Fossil Fuels

What do the octane numbers of gasoline mean?

The octane number is a measure of the gasoline’s ability to resist engine knock. Two test fuels, normal heptane and isooctane, are blended for test results to determine octane number. Normal heptane has an octane number of zero and isooctane a value of 100. Gasolines are then compared with these test blends to find one that makes the same knock as the test fuel. The octane rating of the gasoline under testing is the percentage by volume of isooctane required to produce the same knock. For example, if the test blend has 85 percent isooctane, the gasoline has an octane rating of 85. The octane rating that appears on gasoline pumps is an average of research octane determined in laboratory tests with engines running at low speeds, and motor octane, determined at higher speeds.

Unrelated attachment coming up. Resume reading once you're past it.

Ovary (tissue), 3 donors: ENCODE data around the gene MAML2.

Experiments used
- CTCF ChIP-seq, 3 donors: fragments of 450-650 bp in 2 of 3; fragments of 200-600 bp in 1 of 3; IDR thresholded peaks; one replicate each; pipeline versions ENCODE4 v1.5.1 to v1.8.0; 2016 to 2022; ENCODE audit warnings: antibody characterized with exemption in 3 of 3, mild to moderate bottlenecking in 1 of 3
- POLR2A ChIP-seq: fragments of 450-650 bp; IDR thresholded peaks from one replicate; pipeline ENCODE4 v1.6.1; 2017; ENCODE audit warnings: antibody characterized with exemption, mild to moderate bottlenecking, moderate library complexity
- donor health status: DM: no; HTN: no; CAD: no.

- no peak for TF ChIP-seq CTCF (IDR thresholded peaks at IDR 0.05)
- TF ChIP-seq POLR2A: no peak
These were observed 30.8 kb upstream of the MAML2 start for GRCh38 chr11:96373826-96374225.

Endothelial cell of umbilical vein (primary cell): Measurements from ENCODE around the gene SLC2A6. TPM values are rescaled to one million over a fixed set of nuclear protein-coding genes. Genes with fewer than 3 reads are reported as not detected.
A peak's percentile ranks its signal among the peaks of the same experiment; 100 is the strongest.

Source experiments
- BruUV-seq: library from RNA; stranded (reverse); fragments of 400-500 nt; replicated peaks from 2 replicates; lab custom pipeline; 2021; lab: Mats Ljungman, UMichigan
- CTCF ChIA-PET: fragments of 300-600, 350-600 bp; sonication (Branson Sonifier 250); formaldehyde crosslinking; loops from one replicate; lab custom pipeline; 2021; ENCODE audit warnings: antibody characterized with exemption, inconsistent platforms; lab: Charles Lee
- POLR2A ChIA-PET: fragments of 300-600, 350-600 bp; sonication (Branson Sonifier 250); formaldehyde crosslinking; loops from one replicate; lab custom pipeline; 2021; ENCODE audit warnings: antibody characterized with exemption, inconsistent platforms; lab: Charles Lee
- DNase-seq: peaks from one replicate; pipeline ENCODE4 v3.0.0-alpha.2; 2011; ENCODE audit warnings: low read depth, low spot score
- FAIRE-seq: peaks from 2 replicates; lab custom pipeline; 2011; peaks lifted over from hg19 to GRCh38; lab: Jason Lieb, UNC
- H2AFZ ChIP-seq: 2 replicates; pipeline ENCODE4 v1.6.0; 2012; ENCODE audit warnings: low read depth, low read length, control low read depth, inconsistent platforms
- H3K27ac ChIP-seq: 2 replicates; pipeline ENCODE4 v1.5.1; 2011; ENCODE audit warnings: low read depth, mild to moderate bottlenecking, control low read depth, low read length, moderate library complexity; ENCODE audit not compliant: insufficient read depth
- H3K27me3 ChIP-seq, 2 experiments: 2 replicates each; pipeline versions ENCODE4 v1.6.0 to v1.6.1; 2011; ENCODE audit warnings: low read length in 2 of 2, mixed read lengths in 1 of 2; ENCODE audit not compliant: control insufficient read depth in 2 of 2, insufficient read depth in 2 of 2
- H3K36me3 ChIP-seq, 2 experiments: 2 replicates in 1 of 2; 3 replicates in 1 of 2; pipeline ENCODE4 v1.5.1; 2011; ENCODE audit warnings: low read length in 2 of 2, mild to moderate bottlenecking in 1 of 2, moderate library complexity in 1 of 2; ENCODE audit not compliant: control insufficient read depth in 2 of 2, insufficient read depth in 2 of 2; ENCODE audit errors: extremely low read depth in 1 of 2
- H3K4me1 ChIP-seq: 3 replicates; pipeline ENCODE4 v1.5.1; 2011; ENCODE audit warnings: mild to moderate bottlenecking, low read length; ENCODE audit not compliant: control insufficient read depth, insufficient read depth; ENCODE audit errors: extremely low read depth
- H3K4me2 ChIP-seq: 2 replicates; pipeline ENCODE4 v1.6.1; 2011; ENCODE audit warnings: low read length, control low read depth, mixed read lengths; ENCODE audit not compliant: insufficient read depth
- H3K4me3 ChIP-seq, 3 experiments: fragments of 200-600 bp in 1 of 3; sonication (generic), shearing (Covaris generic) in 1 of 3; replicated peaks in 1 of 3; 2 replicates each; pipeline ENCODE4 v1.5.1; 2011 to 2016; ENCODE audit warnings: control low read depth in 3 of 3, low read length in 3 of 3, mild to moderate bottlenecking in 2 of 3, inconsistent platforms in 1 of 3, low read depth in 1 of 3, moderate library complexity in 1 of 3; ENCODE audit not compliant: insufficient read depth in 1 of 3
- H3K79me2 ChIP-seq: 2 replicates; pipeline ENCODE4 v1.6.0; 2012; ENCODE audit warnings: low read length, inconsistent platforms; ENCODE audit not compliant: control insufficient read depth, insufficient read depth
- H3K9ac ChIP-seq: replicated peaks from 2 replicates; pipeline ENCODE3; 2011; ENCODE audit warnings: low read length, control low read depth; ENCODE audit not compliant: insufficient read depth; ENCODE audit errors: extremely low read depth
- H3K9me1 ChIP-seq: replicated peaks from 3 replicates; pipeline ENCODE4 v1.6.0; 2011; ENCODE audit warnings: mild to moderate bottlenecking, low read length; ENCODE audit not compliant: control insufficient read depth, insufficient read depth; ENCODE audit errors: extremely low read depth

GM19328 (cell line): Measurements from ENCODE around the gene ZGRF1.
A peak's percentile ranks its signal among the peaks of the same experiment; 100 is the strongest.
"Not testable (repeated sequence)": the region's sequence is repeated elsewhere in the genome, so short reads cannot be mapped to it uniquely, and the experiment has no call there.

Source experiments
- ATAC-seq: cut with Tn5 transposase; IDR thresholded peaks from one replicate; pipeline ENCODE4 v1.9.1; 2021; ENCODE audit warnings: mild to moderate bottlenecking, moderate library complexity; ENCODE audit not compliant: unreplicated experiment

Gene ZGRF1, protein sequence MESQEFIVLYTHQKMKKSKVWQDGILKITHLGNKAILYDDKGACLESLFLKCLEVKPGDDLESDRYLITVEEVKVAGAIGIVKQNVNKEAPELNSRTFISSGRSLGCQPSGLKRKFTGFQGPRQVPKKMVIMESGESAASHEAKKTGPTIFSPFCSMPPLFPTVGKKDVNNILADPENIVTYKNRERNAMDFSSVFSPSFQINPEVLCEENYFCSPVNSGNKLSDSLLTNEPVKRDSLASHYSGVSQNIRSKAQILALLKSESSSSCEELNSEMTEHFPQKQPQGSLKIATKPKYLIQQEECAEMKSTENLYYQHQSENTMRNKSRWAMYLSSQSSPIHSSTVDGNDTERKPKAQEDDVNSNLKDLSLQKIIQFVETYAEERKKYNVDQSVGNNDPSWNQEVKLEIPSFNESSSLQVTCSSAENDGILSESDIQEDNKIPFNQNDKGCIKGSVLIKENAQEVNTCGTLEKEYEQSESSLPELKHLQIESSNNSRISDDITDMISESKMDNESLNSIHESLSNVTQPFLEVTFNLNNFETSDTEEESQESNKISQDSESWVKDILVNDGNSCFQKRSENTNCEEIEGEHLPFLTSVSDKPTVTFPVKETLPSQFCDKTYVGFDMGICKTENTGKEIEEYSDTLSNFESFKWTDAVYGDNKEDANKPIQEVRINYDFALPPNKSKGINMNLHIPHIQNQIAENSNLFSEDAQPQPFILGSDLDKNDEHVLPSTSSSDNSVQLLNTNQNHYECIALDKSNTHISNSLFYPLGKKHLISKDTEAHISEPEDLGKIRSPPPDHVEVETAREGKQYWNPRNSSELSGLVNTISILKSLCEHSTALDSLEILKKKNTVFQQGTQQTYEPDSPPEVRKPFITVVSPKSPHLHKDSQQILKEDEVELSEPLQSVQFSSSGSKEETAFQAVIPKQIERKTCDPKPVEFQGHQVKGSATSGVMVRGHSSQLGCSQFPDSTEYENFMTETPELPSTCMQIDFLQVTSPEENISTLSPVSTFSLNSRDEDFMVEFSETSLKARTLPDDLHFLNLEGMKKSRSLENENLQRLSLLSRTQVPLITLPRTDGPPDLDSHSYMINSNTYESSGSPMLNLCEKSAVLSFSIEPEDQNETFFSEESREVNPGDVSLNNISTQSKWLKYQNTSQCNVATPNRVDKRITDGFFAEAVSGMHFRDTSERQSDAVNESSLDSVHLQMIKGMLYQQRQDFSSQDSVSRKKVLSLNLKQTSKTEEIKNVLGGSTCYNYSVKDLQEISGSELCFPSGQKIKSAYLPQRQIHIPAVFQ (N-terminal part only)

This is a web preview of the "The Handy Science Answer Book" app. Many features only work on your mobile device. If you like what you see, we hope you will consider buying. Get the App